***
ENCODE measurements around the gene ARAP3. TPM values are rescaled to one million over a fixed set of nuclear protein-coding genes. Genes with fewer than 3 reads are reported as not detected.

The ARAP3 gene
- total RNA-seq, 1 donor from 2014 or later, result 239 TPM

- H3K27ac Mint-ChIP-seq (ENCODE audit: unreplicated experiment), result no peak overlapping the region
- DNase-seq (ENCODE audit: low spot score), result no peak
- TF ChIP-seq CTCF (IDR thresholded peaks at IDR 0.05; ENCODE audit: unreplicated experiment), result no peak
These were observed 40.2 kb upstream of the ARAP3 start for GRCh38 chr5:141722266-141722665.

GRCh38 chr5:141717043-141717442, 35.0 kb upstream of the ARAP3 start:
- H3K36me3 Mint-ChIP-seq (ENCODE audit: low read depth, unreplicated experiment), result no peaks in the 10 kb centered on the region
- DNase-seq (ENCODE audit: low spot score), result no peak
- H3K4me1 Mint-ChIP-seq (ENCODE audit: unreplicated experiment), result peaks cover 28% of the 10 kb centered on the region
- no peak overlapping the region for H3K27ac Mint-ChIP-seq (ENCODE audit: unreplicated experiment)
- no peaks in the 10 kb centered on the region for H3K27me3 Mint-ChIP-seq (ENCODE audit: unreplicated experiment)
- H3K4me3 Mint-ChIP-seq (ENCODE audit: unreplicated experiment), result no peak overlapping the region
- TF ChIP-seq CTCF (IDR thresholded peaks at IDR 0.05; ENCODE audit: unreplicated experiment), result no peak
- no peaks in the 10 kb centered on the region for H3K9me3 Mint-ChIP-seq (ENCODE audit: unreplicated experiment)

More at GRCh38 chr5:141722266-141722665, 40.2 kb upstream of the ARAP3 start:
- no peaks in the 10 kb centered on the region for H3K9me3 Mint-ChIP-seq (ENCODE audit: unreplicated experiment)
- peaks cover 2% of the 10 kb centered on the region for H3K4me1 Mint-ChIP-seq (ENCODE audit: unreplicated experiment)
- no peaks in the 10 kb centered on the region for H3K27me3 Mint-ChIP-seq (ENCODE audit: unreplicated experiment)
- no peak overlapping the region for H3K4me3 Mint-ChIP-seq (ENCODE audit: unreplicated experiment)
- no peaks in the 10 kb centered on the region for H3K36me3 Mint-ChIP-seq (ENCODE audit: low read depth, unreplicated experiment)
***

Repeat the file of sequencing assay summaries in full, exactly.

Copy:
ENCODE measurements around the gene ARAP3. TPM values are rescaled to one million over a fixed set of nuclear protein-coding genes. Genes with fewer than 3 reads are reported as not detected.

The ARAP3 gene
- total RNA-seq, 1 donor from 2014 or later, result 239 TPM

- H3K27ac Mint-ChIP-seq (ENCODE audit: unreplicated experiment), result no peak overlapping the region
- DNase-seq (ENCODE audit: low spot score), result no peak
- TF ChIP-seq CTCF (IDR thresholded peaks at IDR 0.05; ENCODE audit: unreplicated experiment), result no peak
These were observed 40.2 kb upstream of the ARAP3 start for GRCh38 chr5:141722266-141722665.

GRCh38 chr5:141717043-141717442, 35.0 kb upstream of the ARAP3 start:
- H3K36me3 Mint-ChIP-seq (ENCODE audit: low read depth, unreplicated experiment), result no peaks in the 10 kb centered on the region
- DNase-seq (ENCODE audit: low spot score), result no peak
- H3K4me1 Mint-ChIP-seq (ENCODE audit: unreplicated experiment), result peaks cover 28% of the 10 kb centered on the region
- no peak overlapping the region for H3K27ac Mint-ChIP-seq (ENCODE audit: unreplicated experiment)
- no peaks in the 10 kb centered on the region for H3K27me3 Mint-ChIP-seq (ENCODE audit: unreplicated experiment)
- H3K4me3 Mint-ChIP-seq (ENCODE audit: unreplicated experiment), result no peak overlapping the region
- TF ChIP-seq CTCF (IDR thresholded peaks at IDR 0.05; ENCODE audit: unreplicated experiment), result no peak
- no peaks in the 10 kb centered on the region for H3K9me3 Mint-ChIP-seq (ENCODE audit: unreplicated experiment)

More at GRCh38 chr5:141722266-141722665, 40.2 kb upstream of the ARAP3 start:
- no peaks in the 10 kb centered on the region for H3K9me3 Mint-ChIP-seq (ENCODE audit: unreplicated experiment)
- peaks cover 2% of the 10 kb centered on the region for H3K4me1 Mint-ChIP-seq (ENCODE audit: unreplicated experiment)
- no peaks in the 10 kb centered on the region for H3K27me3 Mint-ChIP-seq (ENCODE audit: unreplicated experiment)
- no peak overlapping the region for H3K4me3 Mint-ChIP-seq (ENCODE audit: unreplicated experiment)
- no peaks in the 10 kb centered on the region for H3K36me3 Mint-ChIP-seq (ENCODE audit: low read depth, unreplicated experiment)